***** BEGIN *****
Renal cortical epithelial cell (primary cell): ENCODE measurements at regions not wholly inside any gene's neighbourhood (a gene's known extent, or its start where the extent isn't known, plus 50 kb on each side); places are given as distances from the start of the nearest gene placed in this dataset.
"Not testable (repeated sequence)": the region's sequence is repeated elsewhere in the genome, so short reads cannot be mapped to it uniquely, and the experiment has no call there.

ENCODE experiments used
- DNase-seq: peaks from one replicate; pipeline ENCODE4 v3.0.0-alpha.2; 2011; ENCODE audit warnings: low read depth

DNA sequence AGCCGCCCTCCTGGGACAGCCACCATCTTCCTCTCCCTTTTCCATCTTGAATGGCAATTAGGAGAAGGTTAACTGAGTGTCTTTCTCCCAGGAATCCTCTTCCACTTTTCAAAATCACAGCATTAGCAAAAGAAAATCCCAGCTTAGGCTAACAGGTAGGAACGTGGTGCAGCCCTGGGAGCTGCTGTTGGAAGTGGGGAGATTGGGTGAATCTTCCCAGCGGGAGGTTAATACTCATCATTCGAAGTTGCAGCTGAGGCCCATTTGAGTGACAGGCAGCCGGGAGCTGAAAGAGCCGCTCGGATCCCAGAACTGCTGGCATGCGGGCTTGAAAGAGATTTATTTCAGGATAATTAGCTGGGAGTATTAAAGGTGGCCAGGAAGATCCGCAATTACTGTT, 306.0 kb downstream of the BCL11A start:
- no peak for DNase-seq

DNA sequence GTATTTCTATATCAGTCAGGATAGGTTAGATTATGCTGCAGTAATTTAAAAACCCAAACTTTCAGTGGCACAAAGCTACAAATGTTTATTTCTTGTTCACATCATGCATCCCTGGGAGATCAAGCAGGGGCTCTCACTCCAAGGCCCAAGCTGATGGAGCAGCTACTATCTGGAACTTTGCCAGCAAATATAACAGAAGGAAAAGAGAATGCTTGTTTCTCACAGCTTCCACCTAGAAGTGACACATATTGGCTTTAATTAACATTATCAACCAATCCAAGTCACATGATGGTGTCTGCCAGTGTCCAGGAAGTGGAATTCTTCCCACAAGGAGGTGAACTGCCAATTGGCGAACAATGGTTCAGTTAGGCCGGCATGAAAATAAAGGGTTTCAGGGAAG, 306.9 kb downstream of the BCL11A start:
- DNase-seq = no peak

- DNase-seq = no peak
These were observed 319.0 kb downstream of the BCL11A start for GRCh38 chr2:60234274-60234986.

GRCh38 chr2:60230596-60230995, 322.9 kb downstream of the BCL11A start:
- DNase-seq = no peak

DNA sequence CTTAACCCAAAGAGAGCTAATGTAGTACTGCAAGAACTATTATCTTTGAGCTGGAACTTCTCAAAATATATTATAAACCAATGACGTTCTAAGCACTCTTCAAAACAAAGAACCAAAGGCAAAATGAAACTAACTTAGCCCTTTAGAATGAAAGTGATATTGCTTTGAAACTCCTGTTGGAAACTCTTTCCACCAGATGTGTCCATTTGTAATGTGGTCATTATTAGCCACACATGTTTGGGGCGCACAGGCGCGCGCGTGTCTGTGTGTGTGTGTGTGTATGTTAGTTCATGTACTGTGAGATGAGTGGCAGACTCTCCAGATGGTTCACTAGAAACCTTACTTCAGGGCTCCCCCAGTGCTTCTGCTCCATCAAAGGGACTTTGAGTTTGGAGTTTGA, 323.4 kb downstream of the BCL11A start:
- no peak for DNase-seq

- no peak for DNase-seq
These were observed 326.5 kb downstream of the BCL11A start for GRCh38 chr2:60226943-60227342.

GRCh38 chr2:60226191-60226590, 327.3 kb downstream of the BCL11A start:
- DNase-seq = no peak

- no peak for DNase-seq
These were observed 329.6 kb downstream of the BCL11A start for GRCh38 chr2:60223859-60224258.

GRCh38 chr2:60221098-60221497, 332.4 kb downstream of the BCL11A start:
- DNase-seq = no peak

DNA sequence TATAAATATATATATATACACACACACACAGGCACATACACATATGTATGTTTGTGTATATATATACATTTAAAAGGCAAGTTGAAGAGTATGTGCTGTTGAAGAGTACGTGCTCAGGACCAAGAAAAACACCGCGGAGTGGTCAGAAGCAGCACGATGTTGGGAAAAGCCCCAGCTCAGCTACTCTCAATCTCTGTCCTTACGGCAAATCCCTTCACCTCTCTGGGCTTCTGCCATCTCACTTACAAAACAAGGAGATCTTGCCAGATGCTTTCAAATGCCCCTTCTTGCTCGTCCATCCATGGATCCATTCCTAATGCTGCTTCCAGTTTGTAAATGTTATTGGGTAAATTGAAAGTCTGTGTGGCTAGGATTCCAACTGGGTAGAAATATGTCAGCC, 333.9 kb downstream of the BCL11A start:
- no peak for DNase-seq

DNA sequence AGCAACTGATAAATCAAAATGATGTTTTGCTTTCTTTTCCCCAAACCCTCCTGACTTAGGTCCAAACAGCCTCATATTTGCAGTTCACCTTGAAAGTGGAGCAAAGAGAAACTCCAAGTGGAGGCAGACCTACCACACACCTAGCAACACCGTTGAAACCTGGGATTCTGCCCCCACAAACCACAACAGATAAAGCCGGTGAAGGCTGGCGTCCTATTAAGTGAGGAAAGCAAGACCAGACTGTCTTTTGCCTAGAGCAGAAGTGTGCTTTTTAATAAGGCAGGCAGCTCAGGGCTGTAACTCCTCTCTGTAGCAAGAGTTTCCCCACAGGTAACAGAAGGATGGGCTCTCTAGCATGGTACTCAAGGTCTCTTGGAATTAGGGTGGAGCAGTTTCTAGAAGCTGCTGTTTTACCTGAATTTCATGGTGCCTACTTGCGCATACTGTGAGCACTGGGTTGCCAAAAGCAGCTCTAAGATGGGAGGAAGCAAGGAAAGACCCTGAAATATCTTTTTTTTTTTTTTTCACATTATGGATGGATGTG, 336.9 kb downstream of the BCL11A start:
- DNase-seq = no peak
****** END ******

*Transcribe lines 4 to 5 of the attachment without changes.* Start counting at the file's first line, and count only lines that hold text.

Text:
- DNase-seq: peaks from one replicate; pipeline ENCODE4 v3.0.0-alpha.2; 2011; ENCODE audit warnings: low read depth

DNA sequence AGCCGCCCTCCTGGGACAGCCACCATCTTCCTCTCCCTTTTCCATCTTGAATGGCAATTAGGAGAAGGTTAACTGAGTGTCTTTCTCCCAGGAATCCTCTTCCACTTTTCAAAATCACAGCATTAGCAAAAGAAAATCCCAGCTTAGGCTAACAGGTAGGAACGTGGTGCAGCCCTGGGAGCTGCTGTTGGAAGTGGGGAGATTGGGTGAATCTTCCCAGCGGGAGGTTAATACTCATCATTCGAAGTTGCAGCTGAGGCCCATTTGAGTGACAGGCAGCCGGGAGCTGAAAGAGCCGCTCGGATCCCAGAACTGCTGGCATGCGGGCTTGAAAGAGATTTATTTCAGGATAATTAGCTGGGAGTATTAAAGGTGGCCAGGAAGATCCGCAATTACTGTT, 306.0 kb downstream of the BCL11A start: